One solution is to take a break from social media during a divorce. For many that may not be the road they chose. For those who aren’t willing to give up their online presence the best advice is to think before you post.

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Nothing changes

nothing changes

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Divorcing Baby Boomers

By Dr. Lynne C. Halem, Centre for Mediation & Dispute Resolution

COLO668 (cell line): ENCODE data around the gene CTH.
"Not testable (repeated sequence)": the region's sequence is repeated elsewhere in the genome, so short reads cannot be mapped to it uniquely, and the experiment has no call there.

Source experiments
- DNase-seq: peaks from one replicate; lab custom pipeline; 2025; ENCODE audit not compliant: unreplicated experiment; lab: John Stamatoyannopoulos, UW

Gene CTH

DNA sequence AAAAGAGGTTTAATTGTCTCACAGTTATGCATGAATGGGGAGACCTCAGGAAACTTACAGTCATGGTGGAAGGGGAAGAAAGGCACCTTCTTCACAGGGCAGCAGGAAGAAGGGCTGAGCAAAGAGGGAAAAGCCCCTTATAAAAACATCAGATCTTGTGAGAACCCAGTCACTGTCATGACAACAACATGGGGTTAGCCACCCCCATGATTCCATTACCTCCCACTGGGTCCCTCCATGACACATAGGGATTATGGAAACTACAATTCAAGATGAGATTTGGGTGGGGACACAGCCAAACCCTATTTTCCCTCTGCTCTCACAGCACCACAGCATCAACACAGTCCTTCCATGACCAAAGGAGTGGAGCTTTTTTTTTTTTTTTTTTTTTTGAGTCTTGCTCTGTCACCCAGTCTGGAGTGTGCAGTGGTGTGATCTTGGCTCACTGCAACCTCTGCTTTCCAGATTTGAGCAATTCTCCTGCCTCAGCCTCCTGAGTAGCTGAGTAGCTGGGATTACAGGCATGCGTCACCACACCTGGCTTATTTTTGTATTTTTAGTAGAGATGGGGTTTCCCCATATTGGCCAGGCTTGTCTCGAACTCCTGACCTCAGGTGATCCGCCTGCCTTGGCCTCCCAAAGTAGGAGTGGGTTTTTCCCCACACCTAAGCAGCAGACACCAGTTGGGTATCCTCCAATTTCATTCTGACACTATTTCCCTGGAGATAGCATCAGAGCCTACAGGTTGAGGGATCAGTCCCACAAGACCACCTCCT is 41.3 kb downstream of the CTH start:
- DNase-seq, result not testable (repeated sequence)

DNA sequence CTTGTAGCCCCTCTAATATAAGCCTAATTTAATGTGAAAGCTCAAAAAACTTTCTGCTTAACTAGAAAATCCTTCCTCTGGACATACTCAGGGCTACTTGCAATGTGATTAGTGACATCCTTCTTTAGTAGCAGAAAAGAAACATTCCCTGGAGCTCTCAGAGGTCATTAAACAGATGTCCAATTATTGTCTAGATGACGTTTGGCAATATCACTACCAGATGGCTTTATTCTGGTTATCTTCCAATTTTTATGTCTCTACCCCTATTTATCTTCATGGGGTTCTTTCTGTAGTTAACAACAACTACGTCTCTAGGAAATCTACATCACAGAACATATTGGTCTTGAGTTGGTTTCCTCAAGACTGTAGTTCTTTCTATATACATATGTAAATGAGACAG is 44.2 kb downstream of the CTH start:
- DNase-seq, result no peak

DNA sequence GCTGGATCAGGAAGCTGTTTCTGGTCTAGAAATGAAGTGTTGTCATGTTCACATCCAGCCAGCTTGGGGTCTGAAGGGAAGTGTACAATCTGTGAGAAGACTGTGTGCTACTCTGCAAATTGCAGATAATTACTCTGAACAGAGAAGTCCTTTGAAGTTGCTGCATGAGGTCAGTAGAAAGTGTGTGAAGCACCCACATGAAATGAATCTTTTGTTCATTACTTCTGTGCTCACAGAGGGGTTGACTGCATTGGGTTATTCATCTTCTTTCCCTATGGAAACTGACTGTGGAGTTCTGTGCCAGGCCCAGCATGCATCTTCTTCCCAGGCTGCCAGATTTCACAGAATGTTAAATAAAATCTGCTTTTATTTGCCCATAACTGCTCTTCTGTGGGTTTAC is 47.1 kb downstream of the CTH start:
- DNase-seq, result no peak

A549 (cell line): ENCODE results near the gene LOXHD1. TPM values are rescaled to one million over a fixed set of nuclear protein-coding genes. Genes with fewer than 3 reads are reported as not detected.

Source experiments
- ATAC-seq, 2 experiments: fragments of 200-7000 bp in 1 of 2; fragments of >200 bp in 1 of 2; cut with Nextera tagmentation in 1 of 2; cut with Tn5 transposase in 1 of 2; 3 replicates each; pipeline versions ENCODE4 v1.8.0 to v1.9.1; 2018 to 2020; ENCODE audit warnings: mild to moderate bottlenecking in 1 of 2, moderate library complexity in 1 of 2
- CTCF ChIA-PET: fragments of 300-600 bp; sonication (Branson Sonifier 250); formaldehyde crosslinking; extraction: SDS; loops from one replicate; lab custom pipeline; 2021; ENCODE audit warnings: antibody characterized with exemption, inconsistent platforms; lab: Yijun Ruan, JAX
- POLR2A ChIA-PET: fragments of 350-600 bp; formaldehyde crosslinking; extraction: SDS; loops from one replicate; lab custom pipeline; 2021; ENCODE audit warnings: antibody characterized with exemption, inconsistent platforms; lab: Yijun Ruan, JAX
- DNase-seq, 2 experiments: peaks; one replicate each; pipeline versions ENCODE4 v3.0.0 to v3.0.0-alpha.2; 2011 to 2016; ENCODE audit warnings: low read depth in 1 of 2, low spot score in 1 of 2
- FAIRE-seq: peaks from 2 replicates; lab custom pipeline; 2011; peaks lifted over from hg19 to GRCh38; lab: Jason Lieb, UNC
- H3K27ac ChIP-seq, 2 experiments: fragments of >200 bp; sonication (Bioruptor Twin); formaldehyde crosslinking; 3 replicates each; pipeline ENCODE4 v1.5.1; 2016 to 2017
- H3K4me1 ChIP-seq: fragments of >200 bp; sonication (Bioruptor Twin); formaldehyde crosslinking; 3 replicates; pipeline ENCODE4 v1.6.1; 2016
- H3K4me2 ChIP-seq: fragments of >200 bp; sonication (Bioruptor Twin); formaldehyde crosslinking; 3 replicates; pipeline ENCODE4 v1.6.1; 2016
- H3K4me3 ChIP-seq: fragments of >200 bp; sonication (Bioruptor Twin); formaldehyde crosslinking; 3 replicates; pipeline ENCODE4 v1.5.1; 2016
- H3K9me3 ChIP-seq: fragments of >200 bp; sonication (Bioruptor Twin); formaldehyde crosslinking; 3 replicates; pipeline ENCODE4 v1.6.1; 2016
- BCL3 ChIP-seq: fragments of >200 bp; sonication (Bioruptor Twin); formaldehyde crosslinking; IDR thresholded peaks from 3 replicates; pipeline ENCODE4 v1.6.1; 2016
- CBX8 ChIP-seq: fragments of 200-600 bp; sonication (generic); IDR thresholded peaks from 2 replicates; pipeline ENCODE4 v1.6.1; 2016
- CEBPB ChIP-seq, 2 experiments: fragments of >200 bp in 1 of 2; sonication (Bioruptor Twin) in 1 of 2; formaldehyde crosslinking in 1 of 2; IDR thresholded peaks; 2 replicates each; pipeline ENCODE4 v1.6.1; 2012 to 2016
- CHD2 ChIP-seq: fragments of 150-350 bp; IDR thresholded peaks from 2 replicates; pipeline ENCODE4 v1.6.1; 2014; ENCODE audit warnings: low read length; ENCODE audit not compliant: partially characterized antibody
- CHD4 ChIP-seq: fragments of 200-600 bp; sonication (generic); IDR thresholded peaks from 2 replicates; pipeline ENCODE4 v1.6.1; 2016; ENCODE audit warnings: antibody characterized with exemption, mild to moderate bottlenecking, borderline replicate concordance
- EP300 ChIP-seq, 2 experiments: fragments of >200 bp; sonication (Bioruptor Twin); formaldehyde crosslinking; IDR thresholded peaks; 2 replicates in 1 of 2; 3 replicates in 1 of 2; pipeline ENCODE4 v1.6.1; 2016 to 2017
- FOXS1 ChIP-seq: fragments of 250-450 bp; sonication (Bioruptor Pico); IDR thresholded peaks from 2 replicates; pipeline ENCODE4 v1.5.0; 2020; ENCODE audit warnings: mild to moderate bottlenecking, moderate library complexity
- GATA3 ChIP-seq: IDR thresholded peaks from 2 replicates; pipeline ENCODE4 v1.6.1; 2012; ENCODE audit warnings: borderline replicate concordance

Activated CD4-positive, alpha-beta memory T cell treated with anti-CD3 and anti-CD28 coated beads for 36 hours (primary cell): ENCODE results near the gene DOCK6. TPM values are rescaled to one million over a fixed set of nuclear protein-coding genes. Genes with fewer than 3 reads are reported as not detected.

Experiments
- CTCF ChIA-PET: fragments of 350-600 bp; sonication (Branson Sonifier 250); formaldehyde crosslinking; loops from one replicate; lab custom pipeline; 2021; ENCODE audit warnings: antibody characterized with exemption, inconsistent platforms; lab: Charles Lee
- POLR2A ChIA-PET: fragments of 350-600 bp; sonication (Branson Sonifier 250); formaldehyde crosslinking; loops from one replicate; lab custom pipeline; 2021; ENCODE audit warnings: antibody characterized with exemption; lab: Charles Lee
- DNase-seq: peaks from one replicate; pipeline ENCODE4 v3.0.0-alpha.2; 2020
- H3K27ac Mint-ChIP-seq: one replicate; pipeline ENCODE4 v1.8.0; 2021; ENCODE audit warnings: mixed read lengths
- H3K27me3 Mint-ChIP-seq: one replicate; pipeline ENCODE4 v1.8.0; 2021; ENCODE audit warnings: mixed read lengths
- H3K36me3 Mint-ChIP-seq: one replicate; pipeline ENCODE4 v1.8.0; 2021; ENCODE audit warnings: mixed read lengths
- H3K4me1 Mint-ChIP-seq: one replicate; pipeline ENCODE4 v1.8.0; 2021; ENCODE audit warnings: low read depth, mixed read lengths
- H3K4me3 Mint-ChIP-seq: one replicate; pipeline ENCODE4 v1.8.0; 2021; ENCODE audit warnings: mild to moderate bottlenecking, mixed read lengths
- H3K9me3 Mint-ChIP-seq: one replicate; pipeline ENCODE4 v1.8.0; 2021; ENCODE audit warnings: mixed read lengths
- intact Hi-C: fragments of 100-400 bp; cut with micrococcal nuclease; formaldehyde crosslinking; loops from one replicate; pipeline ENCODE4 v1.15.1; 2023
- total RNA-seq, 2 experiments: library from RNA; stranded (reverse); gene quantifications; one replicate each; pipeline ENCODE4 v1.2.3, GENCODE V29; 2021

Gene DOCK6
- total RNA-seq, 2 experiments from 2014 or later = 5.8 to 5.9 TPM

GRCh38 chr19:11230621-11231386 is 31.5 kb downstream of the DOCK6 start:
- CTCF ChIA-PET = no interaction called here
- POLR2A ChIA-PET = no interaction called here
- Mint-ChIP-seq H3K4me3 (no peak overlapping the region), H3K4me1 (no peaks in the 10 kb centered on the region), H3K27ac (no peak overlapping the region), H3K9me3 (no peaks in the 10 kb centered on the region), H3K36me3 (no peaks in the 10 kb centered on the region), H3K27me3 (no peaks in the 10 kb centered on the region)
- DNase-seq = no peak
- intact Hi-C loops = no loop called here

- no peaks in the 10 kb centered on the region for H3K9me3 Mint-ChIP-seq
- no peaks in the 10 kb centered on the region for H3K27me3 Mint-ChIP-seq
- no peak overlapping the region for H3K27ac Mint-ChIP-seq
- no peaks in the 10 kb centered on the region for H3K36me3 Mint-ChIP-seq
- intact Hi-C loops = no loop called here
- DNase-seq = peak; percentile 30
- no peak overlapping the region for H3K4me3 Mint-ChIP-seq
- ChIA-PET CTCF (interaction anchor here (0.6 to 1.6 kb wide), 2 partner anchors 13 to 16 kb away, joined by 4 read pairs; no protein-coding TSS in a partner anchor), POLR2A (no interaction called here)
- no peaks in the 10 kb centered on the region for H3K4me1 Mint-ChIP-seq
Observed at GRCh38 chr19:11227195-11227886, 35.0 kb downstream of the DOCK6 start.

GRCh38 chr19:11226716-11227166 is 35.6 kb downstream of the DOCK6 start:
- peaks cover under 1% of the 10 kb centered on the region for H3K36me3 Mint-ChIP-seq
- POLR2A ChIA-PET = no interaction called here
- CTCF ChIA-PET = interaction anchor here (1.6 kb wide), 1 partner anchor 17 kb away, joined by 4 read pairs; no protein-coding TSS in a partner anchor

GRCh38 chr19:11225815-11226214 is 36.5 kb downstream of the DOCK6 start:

The media is endlessly fascinated by the divorces of couples with long-term marriages. From Maria Shiver and Arnold Schwarzenegger and Al and Tipper Gore, the celebrity divorced set, to demographers’ estimation of the significant increase in divorce and separation among the general population of those in the fifty-plus age bracket, the stories keep coming. In part the fascination is related to the breakup of long-term marriages. People wonder why, after so many years of living together, individuals would even bother to divorce. Adult children are among the most vocal, perplexed and often angry, they decry their parents divvying up of assets after forty years of marriage. Why now, they ask? What’s the point? And, too, are we now responsible for taking care of mom? Of dad? Others, more detached from the actual divorce, worry on a national level about the increase in the elderly population living alone with assets and income already diminished by divorce.